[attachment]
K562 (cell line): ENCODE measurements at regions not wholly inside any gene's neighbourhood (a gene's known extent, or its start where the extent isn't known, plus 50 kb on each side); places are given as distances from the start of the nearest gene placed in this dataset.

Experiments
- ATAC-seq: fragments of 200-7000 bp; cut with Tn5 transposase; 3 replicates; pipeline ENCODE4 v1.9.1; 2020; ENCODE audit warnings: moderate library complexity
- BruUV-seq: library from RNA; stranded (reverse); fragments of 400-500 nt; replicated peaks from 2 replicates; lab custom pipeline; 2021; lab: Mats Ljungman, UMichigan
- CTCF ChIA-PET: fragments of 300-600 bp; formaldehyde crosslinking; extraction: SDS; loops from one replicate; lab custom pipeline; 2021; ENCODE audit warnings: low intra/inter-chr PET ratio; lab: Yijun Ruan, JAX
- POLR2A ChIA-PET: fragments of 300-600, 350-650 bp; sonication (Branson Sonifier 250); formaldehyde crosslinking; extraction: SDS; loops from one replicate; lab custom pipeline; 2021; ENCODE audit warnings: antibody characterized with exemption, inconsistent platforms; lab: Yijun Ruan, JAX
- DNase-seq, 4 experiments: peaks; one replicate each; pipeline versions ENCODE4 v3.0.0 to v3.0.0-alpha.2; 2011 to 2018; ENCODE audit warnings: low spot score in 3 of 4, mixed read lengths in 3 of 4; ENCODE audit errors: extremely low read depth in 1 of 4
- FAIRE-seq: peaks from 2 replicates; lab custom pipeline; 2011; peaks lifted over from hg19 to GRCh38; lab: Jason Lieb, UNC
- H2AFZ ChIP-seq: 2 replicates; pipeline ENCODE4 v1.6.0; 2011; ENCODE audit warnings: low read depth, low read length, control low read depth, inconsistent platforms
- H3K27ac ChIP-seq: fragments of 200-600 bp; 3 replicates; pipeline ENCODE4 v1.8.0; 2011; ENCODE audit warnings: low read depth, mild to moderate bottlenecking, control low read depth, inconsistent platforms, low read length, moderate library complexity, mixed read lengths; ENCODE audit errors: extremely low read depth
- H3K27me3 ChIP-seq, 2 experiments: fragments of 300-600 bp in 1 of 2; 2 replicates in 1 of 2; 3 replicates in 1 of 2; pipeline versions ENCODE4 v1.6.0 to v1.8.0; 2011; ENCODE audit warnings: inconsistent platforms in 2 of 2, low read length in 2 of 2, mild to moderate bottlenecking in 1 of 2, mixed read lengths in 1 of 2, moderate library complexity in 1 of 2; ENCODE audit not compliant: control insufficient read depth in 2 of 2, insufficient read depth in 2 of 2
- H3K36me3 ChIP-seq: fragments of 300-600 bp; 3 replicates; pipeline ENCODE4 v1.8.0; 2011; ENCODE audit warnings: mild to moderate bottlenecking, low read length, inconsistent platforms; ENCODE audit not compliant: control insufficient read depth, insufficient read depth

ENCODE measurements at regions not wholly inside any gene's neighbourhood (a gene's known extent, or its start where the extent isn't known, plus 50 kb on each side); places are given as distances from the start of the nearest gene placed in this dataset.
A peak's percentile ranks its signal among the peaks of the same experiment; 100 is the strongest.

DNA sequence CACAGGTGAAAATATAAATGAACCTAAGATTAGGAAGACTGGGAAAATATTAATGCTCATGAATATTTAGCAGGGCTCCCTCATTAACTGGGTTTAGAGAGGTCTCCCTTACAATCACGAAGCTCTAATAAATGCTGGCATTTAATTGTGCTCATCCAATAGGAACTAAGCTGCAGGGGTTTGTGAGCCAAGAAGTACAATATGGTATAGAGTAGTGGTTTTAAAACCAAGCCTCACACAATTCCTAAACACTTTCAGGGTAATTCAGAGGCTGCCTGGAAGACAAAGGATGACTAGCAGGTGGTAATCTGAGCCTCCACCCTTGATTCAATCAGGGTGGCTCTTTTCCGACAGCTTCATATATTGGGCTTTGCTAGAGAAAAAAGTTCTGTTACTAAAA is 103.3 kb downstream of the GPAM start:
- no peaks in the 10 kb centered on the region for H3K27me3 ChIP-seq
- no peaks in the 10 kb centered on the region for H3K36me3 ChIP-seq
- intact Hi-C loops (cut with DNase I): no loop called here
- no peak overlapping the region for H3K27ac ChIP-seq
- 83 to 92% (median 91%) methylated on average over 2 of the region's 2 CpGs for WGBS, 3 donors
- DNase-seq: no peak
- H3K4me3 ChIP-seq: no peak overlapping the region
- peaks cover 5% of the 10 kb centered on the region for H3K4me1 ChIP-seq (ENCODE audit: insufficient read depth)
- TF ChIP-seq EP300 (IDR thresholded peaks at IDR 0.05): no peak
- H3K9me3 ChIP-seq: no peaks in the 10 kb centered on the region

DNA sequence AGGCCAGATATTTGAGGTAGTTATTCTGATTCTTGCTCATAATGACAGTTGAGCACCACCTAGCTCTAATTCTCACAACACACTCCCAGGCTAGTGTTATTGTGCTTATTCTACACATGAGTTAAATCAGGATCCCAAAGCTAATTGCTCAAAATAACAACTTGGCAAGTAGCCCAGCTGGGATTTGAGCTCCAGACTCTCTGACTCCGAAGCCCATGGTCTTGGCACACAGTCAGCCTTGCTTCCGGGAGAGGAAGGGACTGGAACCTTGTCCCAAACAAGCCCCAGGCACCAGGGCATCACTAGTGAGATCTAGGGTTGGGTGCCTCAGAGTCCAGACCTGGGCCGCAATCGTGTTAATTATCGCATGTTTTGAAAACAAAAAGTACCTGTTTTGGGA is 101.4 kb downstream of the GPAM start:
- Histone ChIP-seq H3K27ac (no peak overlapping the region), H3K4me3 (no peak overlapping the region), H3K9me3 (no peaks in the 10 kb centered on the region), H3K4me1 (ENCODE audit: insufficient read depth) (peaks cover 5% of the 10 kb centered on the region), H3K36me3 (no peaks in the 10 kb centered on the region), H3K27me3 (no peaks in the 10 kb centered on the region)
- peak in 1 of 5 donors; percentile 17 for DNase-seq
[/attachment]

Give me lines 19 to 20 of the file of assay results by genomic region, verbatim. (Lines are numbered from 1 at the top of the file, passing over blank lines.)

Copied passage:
- no peak overlapping the region for H3K27ac ChIP-seq
- 83 to 92% (median 91%) methylated on average over 2 of the region's 2 CpGs for WGBS, 3 donors